Post 72

Not all press-ups are created equal
“Low back pain (LBP) is a common medical condition that affects p to 80% of the population and can have a profound impact on a person’s everyday life”

This statistic gets used so often that it should be common knowledge at this point that 8 out of 10 people will experience back pain at some point in his/her life. It is almost as common as the cold and it has overtaken respiratory issues for reasons to seek health care.
“LBP was ranked the greatest contributor to global disability and sixth for overall daily burden…in 57% to 89% of people with LBP, no specific etiology can be identified”.

This is huge! Think about this way, LBP is the biggest reason for people to become disabled, but only in about 10% of the cases, can a medical professional tell you the cause of your problem. Might as well play spin the bottle with ten different options. The likelihood of your doctor coming up with the cause of your back pain is as likely as the bottle landing on the cause of your back pain. This is not the doctor’s fault though because not all back pain is the same. If it is not all the same, then it should not all be treated the same. It should be classified, either in a sophisticated manner such as with Mechanical Diagnosis and Therapy or in an unsophisticated manner such as your “core is weak”.
“…subjects with LBP moved more in the lumbar spine during the early phases of forward bending, and that the lumbar spine and hips contributed equally during midranges, similar to controls…when rising from a forward bend, subjects with LBP moved more in the lumbar spine during the first 25% of the movement”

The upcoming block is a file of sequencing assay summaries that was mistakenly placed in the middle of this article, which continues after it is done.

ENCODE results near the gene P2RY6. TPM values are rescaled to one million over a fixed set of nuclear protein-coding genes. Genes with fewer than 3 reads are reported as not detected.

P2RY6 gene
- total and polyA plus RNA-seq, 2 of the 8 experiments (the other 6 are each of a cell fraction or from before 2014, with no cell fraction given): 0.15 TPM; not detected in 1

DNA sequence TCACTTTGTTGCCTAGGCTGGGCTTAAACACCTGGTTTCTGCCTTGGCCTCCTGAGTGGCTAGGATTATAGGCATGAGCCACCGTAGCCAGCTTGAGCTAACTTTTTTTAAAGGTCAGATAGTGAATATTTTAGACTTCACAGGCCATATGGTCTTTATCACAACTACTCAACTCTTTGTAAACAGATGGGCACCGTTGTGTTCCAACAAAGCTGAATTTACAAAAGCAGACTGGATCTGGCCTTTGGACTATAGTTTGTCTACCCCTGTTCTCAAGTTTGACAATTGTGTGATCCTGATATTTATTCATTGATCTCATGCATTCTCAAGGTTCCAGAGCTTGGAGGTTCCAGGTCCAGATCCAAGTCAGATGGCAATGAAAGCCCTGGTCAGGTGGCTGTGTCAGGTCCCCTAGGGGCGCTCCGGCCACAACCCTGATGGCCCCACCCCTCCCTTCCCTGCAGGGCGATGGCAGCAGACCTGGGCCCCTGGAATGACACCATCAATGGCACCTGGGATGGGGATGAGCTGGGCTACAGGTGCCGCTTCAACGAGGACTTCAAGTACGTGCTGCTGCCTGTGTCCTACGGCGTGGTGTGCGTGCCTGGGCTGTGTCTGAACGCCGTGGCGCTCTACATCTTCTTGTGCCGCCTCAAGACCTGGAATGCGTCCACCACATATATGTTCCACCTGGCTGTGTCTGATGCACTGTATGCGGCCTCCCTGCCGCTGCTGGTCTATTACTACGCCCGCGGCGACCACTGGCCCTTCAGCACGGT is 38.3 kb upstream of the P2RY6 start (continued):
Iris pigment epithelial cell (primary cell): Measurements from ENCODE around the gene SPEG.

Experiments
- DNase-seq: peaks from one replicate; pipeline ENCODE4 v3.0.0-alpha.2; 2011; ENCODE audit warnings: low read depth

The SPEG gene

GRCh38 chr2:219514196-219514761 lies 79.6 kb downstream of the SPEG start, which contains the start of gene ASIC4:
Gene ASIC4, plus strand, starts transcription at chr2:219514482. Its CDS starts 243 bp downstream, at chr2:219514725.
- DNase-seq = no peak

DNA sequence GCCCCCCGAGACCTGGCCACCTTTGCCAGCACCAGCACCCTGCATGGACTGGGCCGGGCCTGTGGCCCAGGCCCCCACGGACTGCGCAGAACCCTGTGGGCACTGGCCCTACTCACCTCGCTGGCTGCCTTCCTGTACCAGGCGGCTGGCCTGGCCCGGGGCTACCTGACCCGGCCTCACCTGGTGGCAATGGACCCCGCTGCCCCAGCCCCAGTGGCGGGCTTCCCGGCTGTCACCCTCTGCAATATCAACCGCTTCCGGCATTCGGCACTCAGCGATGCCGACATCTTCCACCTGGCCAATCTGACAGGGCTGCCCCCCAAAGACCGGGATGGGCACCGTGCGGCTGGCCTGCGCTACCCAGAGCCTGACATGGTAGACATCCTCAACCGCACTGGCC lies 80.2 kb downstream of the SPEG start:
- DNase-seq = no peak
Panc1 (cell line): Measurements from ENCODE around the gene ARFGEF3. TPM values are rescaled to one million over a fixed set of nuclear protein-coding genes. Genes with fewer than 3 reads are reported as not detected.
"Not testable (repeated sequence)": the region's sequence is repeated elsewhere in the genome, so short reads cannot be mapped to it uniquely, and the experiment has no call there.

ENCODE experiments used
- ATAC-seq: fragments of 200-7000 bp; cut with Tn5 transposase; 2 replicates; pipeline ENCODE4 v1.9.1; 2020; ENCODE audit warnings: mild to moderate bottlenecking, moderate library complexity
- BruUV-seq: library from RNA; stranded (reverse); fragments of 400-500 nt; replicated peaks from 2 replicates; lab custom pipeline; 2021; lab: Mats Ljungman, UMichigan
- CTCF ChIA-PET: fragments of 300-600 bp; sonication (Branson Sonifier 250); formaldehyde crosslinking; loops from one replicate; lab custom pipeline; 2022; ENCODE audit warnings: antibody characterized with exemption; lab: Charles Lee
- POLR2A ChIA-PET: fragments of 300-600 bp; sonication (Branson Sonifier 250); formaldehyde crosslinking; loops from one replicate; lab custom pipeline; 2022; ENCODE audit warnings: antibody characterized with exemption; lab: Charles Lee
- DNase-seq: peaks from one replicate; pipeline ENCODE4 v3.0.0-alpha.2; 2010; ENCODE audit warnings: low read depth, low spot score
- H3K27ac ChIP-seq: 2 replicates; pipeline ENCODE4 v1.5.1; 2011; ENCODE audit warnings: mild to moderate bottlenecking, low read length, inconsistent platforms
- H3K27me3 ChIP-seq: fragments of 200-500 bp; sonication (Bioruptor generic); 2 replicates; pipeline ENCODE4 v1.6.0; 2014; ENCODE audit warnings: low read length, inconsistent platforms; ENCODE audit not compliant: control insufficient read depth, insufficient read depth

This is getting nit-picky. The easy way to say this is that people with back pain move from the spine in a different way than those without back pain. Depending on which school of thought you listen to, the lumbar spine should remain stable and all of the movement should happen at the hips. If this is the case, then any movement at the lumbar spine would be unacceptable. I don’t fall into this school of thought…but sometimes they are right, especially under load such as a 500# bar or a bag of dog food. Whatever best resembles your lifestyle.
“Three of the more common approaches include the Movement System Impairment (MSI) classification system, the McKenzie approach, and the treatment-based classification system (TBC), with associated clinical prediction rules (CPRs)”

I have a problem with this right off the bat. The Mckenzie approach is formally described as Mechanical Diagnosis and Therapy (MDT). There has been stigma against this approach due to the man that started the approach by “accident” and through careful observation and experimentation the approach has been validated time and again in the hands of those that are qualified. The fact that the authors call it the lay term “McKenzie Method” instead of the official MDT makes it hard for me to not comment.
The TBC is based on clinical prediction rules that have yet to be validated, this is of course aside from the manipulation category. We all know, by now, that manipulations are a powerful tool for all PT’s and Chiro’s to use with patients.
“…the LBP group displayed significantly less lower lumbar extension than did the control group”

If your PT notices this…kudos. What I tend to see is that the upper lumbar spine will extend and then the patient’s pelvis will come off of the table. This has been called “end-range” in some circles, as the lumbar spine has no room left to move and therefore the additional movement happens at the hip. What’s interesting is that I have seen this improve within a session, so the concept of reaching end-range because the pelvis has left the table doesn’t sit well with me. This could be the result of nuclear migration within the annulus, soft tissue accommodation based on the principle of creep or motor learning. I’m sure that there are other possibilities; I just don’t have them at the tip of my tongue (or fingers). Be that as it may, the extension mobility can clear up relatively quickly.
The take home message is that those with back pain don’t move the same way as those without back pain. It sounds like common sense, but it is only common sense when it is proven by people that get paid to tell us…DUH!
Excepts taken from: